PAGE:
Example: Current networks in Cambodia encompass a basic level of health care and achieved most of the Millennium Developments Goals on maternal and child health and tackling HIV, tuberculosis and malaria. However, Cambodia underperforms in regard to specialised or intensive care, with services such as Ophthalmology only being offered in 23 per cent of referral hospitals14. What could we do to ensure more hospitals have access to specialised and technical equipment especially in rural areas to help Cambodians with poor healthcare access.
Related Ideas: Prevention of diseases, Vaccine distribution, Biosafety and protecting local commnities
 A Calling in Cambodia, https://www.hsph.harvard.edu/magazine/magazine_article/a-calling-in-cambodia/
 A push to bring healthcare to remote areas, https://www.unicef.org/earlychildhood/cambodia_66038.html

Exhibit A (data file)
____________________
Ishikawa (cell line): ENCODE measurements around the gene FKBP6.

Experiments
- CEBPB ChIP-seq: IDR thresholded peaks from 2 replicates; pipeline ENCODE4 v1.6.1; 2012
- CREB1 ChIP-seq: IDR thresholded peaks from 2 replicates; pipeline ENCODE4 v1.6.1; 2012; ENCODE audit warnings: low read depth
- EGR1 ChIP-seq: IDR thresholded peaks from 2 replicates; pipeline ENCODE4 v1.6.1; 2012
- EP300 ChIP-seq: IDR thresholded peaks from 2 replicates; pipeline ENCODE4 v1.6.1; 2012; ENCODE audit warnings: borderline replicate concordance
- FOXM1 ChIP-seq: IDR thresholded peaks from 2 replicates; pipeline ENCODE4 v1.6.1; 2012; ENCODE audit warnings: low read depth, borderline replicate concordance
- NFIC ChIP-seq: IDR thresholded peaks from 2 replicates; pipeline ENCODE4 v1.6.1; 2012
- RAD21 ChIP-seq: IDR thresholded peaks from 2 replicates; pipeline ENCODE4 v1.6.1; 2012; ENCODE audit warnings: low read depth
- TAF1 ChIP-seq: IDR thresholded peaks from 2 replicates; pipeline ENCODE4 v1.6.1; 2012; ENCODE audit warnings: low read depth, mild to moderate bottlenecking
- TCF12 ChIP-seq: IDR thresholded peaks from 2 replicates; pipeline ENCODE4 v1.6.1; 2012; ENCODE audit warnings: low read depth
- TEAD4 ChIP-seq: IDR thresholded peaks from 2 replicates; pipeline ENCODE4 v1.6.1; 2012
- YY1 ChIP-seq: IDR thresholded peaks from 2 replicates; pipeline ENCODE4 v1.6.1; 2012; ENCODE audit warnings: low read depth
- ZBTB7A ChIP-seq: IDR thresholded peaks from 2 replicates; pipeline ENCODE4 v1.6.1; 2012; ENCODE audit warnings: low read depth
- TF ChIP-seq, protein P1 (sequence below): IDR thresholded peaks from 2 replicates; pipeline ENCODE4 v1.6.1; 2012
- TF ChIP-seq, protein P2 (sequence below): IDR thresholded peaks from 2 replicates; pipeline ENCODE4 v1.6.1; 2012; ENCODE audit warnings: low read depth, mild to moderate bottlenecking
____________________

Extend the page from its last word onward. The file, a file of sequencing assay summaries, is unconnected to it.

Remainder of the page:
Comparison of Subnational Availability of Women’s Family Planning Services and Women and Children’s Health in Cambodia (2013) and the Philippines (2014) using DHS Program Data
 Open Development Cambodia: https://data.opendevelopmentcambodia.net/map-explorer
 Cambodia Struggles to expand Health Coverage, https://www.bangkokpost.com/business/1520778/cambodia-struggles-to-expand-health-coverage
 Pacific Bridge – Healthcare in Cambodia https://www.pacificbridgemedical.com/publication/healthcare-in-cambodia/#:~:text=Healthcare%20spending%20in%20Cambodia%20is%20divided%20between%20the%20public%20and%20private%20sectors.&text=As%20such%2C%20many%20government%20healthcare,to%20serve%20the%20entire%20population.
 Barriers to access and the purchasing function of health equity funds: lessons from Cambodia https://www.ncbi.nlm.nih.gov/pmc/articles/PMC2704035/